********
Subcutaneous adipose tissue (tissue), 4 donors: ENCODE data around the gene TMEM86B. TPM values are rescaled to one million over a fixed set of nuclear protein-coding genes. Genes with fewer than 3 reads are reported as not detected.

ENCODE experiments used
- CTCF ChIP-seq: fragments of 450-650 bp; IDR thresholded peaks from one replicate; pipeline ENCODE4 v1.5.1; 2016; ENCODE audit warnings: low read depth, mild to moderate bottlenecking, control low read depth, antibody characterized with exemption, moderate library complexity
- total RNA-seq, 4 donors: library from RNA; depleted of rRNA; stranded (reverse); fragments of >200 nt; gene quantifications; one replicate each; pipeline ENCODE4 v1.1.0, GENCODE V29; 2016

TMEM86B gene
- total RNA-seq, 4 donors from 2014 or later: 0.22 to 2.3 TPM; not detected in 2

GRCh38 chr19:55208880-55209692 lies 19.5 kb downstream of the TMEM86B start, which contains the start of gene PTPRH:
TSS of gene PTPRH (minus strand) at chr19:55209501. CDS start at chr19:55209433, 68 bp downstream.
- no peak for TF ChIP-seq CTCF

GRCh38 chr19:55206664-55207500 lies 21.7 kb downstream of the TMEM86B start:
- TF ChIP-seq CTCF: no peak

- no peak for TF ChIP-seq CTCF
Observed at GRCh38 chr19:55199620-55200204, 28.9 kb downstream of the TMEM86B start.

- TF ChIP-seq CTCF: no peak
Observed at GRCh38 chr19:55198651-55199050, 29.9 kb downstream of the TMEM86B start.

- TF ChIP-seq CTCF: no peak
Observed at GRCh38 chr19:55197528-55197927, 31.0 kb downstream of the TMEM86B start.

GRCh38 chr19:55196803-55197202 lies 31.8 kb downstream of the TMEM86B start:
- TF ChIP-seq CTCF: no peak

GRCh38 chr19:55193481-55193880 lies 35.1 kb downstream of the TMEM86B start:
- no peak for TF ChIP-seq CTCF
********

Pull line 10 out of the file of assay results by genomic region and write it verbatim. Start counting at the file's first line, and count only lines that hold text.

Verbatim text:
GRCh38 chr19:55206664-55207500 lies 21.7 kb downstream of the TMEM86B start: